A leader who knows how to be a good manager is invaluable to their organization. They keep their teams engaged, raise morale and increase profits. The effort it takes to be one of these top leaders is minimal, yet the payoff is great — for everyone. But before we can discuss what makes a good manager, we need a better understanding of why this matters.
In brief, bad managers suck all the well-being out of a room, leaving their teams gasping for mental relief and costing their employers dearly.
“It has become common practice to promote top contributors to supervisory roles, regardless of whether they have the competencies to perform that role,” says Mark Allen, Ph.D., Practitioner Lecturer of Organizational Theory and Management at Pepperdine Graziadio Business School.
Someone who’s the best at selling widgets isn’t necessarily the best person to manage the widget team — not without appropriate training. And even then, some people simply aren’t cut out for leadership but may accept a perceived promotion, even if they aren’t ready for it.
According to Allen, the impact is “…lost productivity, turnover of high performing employees, $190 billion in healthcare costs, and 120,000 annual deaths.”
Looking at that statement from the opposite angle, the impact of good managers is better productivity, lower turnover of high-performing employees, $190 billion saved yearly in healthcare costs, and 120,000 fewer deaths per year.
Fewer deaths should be reason enough to focus on being good bosses and supporting others who exhibit good manager qualities.
So, what makes a good manager? Here are the four top qualities. How does your team stack up?
Good managers are good coaches.
Something Google discovered when it focused on studying the qualities of their most effective managers. The art and gift of coaching is that a manager teaches another to do something instead of fixing problems. This provides rewards for the manager, who will avoid having to fix the same things for their employees repeatedly, and for the employee who will be empowered and will have another skill they can pass on.
And let’s not forget that coaching is most definitely not micromanaging. Good coaching should negate the need for micromanagement.
Coaching is also part of career growth and development. A manager who patiently coaches is wisely investing in the careers of their team.
Good managers trust their people.
Good managers provide the tools and resources needed to get the job done, and then they trust their employees to use their talents and creativity to deliver.
Mutual trust creates an atmosphere of respect.
According to a Society for Human Resource Management (SHRM) study, trust is one of the top three things that contribute to job satisfaction. When employees trust their managers, they have greater trust in overall leadership and the organization’s strategy.
Good managers authentically connect with employees.
Good interpersonal relationships with management significantly impact both job satisfaction and life satisfaction, according to research from McKinsey.
A little kindness can be valuable. Employee satisfaction is positively correlated with several aspects of company performance, including shareholder value.
“The best managers open themselves up to others’ empathy and compassion and share their own emotions in response. Doing so will help maintain a leader’s emotional stability and build a close support network that is essential, especially during turbulent times,” said McKinsey researchers.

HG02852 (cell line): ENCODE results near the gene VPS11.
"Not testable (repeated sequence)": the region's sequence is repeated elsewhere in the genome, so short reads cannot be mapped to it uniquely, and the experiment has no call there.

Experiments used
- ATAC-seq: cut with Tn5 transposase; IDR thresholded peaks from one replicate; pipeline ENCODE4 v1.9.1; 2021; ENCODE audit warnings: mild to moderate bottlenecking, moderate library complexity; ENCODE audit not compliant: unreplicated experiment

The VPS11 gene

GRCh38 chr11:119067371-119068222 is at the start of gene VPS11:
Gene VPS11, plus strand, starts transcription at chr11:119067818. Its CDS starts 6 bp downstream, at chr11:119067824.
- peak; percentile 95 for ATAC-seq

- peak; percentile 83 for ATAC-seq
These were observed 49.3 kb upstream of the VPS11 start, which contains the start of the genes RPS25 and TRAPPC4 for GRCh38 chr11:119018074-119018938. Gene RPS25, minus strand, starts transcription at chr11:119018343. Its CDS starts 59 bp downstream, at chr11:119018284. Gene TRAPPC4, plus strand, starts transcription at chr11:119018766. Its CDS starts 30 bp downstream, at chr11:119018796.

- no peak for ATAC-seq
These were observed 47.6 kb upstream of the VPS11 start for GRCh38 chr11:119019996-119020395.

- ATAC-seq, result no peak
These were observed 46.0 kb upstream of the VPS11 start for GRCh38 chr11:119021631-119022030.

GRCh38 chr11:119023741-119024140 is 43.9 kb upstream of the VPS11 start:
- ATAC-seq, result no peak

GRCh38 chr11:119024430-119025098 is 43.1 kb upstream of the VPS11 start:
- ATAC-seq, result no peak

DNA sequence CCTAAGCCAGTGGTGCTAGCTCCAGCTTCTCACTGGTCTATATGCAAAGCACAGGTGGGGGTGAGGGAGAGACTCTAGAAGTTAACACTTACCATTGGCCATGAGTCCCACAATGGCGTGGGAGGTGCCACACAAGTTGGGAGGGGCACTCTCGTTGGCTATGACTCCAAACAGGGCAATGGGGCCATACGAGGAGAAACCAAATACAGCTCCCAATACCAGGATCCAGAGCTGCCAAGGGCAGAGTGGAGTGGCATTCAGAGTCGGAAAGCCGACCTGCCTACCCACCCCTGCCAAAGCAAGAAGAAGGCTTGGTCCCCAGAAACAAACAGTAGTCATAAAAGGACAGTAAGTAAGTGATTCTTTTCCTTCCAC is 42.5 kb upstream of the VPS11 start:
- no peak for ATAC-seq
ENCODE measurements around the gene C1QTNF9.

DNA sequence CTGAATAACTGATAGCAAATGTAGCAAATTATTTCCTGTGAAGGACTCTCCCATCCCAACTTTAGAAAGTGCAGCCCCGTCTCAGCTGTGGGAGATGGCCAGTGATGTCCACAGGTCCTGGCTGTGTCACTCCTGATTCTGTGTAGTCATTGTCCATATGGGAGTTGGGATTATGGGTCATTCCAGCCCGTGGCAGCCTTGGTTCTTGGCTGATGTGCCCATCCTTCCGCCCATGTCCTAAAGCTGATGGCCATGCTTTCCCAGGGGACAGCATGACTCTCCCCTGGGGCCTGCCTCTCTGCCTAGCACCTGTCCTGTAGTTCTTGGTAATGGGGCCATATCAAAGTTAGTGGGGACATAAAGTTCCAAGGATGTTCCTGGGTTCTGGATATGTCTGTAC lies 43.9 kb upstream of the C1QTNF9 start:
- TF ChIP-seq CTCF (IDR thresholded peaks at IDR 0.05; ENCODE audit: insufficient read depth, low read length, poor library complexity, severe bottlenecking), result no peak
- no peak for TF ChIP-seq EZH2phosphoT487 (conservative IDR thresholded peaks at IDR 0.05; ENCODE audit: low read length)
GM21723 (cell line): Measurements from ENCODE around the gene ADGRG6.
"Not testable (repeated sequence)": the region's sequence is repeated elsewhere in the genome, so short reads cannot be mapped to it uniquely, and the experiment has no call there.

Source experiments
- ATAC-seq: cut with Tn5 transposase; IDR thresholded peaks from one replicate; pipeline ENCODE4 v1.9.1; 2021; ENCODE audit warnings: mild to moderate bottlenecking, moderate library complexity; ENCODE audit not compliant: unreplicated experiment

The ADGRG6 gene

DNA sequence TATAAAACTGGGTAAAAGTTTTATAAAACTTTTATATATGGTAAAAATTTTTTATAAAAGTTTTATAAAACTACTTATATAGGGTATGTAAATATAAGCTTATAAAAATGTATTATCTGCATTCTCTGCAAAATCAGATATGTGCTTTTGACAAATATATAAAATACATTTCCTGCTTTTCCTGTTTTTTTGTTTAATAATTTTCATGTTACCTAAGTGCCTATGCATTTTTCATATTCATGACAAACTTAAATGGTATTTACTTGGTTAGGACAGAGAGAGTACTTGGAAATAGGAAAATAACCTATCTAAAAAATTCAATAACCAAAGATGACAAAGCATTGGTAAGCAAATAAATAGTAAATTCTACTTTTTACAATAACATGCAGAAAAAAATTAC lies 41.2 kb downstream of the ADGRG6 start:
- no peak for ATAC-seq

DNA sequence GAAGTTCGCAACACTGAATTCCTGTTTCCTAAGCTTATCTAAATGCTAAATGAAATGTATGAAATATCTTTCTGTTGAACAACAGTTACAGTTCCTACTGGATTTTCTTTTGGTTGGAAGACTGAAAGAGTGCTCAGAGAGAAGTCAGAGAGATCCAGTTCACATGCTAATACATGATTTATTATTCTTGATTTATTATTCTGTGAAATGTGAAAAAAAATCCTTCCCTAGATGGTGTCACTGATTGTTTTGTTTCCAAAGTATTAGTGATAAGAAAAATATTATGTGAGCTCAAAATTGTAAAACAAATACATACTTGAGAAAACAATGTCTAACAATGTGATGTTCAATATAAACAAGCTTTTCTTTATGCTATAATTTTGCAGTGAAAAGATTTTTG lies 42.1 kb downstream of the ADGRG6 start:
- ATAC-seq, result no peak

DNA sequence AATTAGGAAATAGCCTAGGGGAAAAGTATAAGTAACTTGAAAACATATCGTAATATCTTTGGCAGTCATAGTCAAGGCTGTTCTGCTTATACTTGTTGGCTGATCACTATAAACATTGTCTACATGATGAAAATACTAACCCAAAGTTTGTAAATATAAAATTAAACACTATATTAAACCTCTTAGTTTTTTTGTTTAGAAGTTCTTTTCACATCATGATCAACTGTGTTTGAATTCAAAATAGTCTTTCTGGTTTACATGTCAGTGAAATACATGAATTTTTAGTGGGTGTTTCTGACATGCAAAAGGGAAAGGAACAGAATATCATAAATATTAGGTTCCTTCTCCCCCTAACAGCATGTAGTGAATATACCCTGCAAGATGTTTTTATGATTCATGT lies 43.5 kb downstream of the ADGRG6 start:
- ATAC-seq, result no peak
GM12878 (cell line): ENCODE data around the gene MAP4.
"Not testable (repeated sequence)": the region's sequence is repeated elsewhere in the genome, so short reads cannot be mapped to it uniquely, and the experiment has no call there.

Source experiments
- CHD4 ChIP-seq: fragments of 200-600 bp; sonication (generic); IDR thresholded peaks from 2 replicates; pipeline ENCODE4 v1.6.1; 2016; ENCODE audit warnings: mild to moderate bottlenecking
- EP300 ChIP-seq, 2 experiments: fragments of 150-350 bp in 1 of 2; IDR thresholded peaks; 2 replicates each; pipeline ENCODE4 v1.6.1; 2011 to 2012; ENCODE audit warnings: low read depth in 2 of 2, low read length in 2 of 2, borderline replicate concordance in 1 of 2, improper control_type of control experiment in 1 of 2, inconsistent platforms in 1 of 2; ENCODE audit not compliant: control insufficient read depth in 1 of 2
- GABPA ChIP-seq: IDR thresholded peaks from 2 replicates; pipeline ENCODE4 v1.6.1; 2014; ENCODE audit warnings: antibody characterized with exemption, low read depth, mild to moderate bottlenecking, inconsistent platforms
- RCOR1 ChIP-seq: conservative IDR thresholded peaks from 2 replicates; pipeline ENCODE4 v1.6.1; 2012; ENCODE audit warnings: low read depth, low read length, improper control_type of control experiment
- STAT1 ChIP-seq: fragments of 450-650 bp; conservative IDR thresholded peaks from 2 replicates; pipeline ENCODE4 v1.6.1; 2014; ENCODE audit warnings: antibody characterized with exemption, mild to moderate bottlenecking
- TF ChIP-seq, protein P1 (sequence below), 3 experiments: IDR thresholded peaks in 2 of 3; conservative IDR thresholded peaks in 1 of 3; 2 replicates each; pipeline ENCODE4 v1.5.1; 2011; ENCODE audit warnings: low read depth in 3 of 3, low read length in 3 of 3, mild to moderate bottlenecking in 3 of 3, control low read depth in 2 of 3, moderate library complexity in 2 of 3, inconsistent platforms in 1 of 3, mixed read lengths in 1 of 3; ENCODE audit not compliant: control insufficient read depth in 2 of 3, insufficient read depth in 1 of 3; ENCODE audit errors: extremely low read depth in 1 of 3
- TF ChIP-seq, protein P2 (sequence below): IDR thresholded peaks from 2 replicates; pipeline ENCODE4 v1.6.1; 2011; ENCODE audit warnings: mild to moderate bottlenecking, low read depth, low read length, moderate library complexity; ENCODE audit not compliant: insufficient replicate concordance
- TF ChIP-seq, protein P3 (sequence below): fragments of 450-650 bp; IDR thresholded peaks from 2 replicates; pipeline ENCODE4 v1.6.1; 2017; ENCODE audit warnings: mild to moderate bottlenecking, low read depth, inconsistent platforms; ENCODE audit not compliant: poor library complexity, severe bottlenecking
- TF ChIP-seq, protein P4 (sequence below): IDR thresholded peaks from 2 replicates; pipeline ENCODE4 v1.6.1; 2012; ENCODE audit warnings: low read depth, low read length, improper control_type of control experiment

Good managers are good listeners.
You can’t have an authentic relationship unless you patiently listen, and good managers are experts at this.
“To be able to motivate your team, you need to understand them,” says Karlien Vanderheyden, a professor of leadership at Vlerick Business School, “know which tasks they enjoy and which they don’t, and take their input into account.
This kind of relationship can only be built if you truly listen to them. Not only this, but listening is a way to embrace fresh insight and ideas too.”
Leaders can enhance listening by leveraging brief but regular employee surveys that allow for the discovery of insights that can drive productive conversations about timely issues.
Coaching, trust, connecting with people, and listening, all traits of a good manager, can go a long way in improving business outcomes. Not the least of which is the retention of top talent. Remember, people don’t leave jobs, they leave their managers.
How has your team fared so far? Do they possess these four essential qualities of a good manager?
If not, all is not lost. People don’t always realize the impact they are having, and if they haven’t received proper management training, the blame is not entirely on them. And as you’re evaluating the effectiveness of your company’s managers, you don’t want to overlook the perceptions of their employees.
That’s why we’ve created the Leadership Perception Gap survey, designed to indicate where leaders are thriving (or struggling), and the accompanying ebook, The Seven C’s: Qualities Leaders Need for Post-Covid Success, a coaching tool that provides guidance and tools to improve leaders’ self-awareness and soft skills. A struggling manager who is willing to develop needed skills should be supported and given the opportunity to turn things around, and these tools can guide that endeavor, building individual self-awareness and helping your company’s leaders understand and improve their weaknesses.
In the end, good managers benefit everyone. The company gets a healthier bottom line, the workforce enjoys greater job satisfaction, and good managers get to be heroes.